Some of these ideas have been sitting there for months, and a few of them are years old. Eventually, I do hope to write about all of them when the time is right. For now they remain safely tucked away in my list until I need some inspiration for an upcoming post. 

11. Use recommendations from your readers as writing fodder.

Every once in a while, one of my favourite bloggers decides to write a follow-up post to a question or comment I or someone else had about something they wrote. There have also been a few times when I’ve gotten blog ideas from people’s comments on my own site.

It’s thrilling every time that happens. I only wish it happened more!

12. Allow comments, but do moderate them.

I filter out all of the spam comments on my site. In the distant past when I had a troll or two lurking around, I immediately deleted their messages as well.

Other than that, I tend to allow just about any sort of comment slip through. I respond to them, too.

13. Leave thoughtful comments on other sites.

Speaking of comments, I’m so glad I got into the habit of responding to other people’s posts. Sometimes the comment section is honestly just as interesting as the original article because of the high quality comments that are left by fans and the site owner. April Munday’s blog is one of the many examples of how beautifully this system can work.

14. Build relationships.

I’ve made several good friends through my years of blogging who are still part of my life to this day, and I’ve gotten to know many other people through this activity as well. If you’re open to it, this is a fantastic way to build a supportive community of likeminded friends who live all over the world.

15. Have fun!

Blogging is a deeply rewarding experience that has improved my life in more ways than I can count. I hope that every blogger finds the same happiness from crafting their posts and sharing them with the world.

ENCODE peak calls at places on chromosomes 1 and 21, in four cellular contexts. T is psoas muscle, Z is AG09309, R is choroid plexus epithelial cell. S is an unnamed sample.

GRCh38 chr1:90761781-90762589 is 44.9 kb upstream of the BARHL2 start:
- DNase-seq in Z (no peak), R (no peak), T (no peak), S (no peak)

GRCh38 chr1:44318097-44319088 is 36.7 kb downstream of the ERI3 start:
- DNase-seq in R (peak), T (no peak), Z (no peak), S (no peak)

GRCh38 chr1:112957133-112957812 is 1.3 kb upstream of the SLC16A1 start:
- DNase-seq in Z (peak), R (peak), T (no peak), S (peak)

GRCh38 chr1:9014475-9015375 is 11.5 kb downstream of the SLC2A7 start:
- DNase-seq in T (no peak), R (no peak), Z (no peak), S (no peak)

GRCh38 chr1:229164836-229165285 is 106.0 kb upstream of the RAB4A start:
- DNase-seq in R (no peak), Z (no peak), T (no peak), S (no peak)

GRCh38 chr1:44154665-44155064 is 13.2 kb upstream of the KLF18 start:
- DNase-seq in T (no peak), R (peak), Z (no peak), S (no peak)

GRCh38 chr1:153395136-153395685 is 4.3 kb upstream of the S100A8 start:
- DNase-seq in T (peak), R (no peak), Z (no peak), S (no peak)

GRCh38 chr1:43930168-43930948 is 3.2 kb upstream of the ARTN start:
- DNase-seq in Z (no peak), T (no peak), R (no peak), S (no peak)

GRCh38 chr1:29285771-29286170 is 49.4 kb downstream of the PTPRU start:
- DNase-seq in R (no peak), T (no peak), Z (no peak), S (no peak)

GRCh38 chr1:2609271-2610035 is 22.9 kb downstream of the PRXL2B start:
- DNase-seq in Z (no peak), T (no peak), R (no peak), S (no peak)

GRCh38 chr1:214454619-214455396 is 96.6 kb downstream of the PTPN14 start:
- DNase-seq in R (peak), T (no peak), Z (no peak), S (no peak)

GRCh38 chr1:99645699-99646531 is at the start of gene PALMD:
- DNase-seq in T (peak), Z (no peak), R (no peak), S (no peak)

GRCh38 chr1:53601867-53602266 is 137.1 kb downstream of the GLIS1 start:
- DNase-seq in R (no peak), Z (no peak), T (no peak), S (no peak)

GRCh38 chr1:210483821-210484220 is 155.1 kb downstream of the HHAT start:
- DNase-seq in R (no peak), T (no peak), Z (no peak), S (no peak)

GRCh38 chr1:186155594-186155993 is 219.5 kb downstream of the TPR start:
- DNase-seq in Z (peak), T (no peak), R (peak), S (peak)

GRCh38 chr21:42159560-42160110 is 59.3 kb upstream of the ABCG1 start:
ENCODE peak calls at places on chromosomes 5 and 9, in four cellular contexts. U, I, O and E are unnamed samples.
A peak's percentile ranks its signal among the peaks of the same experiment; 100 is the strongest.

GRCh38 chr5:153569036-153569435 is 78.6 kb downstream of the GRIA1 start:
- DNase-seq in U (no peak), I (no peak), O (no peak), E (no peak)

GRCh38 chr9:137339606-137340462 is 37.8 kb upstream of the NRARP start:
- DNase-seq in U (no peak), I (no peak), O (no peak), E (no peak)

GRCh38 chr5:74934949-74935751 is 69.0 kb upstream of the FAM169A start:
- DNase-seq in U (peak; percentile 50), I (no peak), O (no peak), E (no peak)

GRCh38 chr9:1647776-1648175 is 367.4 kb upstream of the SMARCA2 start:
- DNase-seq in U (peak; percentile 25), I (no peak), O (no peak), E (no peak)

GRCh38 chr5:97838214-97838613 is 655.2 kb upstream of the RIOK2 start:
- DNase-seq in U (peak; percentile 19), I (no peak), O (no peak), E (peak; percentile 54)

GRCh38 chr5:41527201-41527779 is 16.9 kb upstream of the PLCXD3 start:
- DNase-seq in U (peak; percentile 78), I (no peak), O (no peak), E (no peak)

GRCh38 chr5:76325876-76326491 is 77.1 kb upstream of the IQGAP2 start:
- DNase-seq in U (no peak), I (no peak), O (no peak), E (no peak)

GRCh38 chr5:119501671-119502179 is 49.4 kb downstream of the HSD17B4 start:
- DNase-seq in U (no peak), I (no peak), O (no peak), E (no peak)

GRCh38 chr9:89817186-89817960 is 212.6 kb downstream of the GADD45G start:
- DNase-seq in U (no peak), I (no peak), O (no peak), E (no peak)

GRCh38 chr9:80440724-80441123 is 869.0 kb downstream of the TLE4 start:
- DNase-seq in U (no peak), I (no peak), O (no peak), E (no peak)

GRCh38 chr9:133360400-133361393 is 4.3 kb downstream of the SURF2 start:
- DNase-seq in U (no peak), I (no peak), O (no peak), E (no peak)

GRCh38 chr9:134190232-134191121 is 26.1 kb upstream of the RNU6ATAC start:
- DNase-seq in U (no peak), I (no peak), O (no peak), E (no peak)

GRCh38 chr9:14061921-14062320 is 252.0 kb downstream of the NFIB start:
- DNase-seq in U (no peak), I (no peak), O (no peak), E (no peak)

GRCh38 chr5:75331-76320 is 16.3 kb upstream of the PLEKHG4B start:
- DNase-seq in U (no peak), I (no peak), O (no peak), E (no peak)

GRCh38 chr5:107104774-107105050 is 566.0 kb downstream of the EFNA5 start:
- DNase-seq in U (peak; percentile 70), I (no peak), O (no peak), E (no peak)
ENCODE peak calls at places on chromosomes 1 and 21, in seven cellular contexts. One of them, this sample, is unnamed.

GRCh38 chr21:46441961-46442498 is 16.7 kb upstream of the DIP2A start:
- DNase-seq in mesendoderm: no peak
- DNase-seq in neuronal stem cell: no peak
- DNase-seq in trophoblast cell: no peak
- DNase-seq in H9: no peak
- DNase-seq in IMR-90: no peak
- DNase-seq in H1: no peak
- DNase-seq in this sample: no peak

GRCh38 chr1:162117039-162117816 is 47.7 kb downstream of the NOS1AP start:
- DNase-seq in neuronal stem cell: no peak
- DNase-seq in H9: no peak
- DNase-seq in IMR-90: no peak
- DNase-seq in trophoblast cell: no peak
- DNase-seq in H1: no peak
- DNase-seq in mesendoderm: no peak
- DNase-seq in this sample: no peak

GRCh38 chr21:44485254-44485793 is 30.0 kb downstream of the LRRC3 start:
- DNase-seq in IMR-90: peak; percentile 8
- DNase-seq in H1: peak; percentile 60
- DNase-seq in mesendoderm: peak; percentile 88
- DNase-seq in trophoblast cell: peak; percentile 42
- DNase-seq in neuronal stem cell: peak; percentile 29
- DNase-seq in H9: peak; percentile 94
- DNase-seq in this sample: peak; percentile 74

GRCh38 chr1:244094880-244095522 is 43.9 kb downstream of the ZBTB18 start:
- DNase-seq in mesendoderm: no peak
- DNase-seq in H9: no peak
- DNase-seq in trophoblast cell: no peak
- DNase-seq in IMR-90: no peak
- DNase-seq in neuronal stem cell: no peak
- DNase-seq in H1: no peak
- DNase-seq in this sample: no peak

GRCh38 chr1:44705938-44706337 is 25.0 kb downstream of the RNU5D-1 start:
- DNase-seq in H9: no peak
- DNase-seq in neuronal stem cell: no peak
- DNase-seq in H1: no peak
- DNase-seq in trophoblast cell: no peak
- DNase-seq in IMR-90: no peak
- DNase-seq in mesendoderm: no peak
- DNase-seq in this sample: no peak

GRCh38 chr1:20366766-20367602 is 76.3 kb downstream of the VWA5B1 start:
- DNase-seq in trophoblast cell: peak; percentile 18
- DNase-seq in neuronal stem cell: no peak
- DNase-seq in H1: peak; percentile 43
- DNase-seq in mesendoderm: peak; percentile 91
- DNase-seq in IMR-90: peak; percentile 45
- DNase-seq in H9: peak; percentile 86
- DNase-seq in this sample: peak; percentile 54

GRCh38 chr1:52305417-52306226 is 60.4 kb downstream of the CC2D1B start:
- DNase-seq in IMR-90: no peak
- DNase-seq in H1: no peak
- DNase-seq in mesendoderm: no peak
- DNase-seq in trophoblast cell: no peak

What have you learned from blogging?


Filed under Personal Life, Writing

13 Responses to 15 Things I’ve Learned From 15 Years of Blogging

  1. I’m definitely with you on 9. I’m amazed by people who post things about where they’re going to be and when they’re going to be there. I’ve done this a couple of times, but only because the house isn’t empty when I’m away.

    Thank you for mentioning the blog :-). The comments are a lot of fun and I’m often inspired to go and look into something because of them.

  2. Every one of these points is so true, Lydia. I’m especially with you on #4 and #6. Realizing that you are unique (as is every one else) and sharing the work of others is a sure way to grow your own blog.

  3. Thanks, Lydia. 15 years is a long time. I looked back to see when I did my first health “blog.” We didn’t call it that. It was 2001! “Strong Women Don’t Starve” published at a site called Cyberpump. I wrote a series of articles for them and a journal called Master Trainer until 2007. All were about nutrition, strength training, and bone health. My husband (health food, nondairy vegetarian and lover of strength and aerobic fitness. There were no articles 2007 – 2009 when I began writing again. New topics.

    What a helpful list. #2 & #5 are big for me, but many of them are. The list helps me stay conscious of what I want from blogging and how to stay on track. Bow to you.

    • Thank you! Do any of your old articles from Cyberpump still exist anywhere online? I think it’s so interesting to see how people’s writing styles evolve over time.

  4. I learned a couple of lessons today, from this post of yours, Lydia!

    One of them being, reciprocating. If I enjoy it when a blogger visits my blog, shares my old posts and gives me immense happiness, isn’t that what will make them happy, too? How could I not have realised this?! Guess I had to visit your blog to learn this really simple, yet priceless lesson! 🙂

    Thank you so much, Lydia!

  5. I shudder to think of some of the things I’ve blogged about being on a billboard outside my house, but you’re right of course. Never make public anything you’d be ashamed to have repeated back to you. I love that you’re a committed, generous blogger, and an engaged reader. I enjoyed this post. Thank you x

  6. I’m currently prepping for a webinar on blogging and found some useful things to consider here.

  7. I’m glad you chose to reshare this post! I probably wouldn’t have found it otherwise, but there’s lots of good nuggets of information here. 🙂 When I was newer to blogging, the best advice I had was write down ideas for future posts, because you think you’ve got plenty of ideas there, but then when you sit down to write, sometimes they all run and hide. xD All great recommendations here!